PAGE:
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Tim O'Brien | Jun 12, 2009

WITH CHRYSLER US having now emerged from bankruptcy following US Federal Court approval of Fiat taking the reins, details are now surfacing as to the model plans for the merged, and now freshly-capitalised, corporate giant.

The viability plan presented by Chrysler to the US Administration in February outlined not only the company’s future plans for its operations, but also its model plans under the merged entity. Some of those models we will no doubt see here in the Australian market.

Very close to the US action is The Detroit Free Press who has, quite clearly, managed to cast more than an eye over the documents prepared by Chrysler in making its restructuring case and given details of the company's future model plans.

dodge-ram_2009

What is clear is that the Chrysler of old will become a distant memory. It is to come in for the mother of all makeovers as Fiat and Alfa Romeo platforms and small car-technologies are incorporated into its model line-up.

That won’t mean the Dodge Ram will disappear, just that it will be crowded for elbow-room in Chrysler/Dodge showrooms by a brace of new fuel-efficient, and dynamically interesting, smaller cars.

Reportedly, the revitalised Chrysler brand will carry seven new Fiat and Alfa Romeo models including the up-coming replacements for the Alfa 147 and 159 models (which Alfa will reportedly be badging in Europe under the venerable names Milano and Giulia).

The platform under the 147 is shared by Fiat Grande Punto and Lancia Delta and will reportedly figure strongly in Chrysler’s new model plans.

fiat-500

The tiny Fiat 500 will be produced for the North American market in Chrysler’s Toluca plant in Mexico. The 500’s platform may also come in for duty under a unique Chrysler or Dodge-branded model.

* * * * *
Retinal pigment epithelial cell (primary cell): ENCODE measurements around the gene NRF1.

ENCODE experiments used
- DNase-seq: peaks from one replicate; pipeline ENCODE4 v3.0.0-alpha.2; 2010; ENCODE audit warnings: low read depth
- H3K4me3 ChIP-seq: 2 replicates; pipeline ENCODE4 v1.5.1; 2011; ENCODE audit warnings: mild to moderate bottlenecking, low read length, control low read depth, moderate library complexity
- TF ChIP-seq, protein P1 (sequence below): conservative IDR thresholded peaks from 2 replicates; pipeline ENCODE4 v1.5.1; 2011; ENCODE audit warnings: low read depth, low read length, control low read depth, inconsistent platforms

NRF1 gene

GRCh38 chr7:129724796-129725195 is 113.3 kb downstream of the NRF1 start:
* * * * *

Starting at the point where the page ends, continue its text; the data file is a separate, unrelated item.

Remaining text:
Chrysler will also get a subcompact based on the underpinnings of the Alfa Mito. This will enable the company to go head-to-head with the likes of Yaris, Jazz (Fit in the US), and Ford’s rampant Fiesta. This car will likely also carry the Dodge and, possibly, Jeep brands.

Interestingly, Alfa Romeo is expected to get Chrysler’s next-gen 300C platform as the basis for a larger sporting Alfa for the Euro market. (For Alfa fans, the prospect of a return to a rear-drive model under an Alfa badge will have them misty-eyed with expectation.)

As for technologies, Chrylser will gain access to Fiat’s Multiair variable valve-timing system to boost fuel economy and performance of Chrysler engines, as well as Fiat’s new dual-clutch transmissions. Fiat, in return, will pick up Chrysler’s Pentastar V6.

It is also expected that Fiat four-cylinder engines will begin production at Chrysler's Dundee engine plant in Michigan.

What this will mean for Australia and the model line-up in Chrysler/Jeep showrooms here, is uncertain.

Jerry Stamoulis Public Relations Manager for the Chrysler Group Australia is not yet able to shed any light on model changes we might expect to see here.

“It’s early days, we’re just waiting to see what may happen, but there is no information just yet,” Jerry told TMR.

Watch this space.

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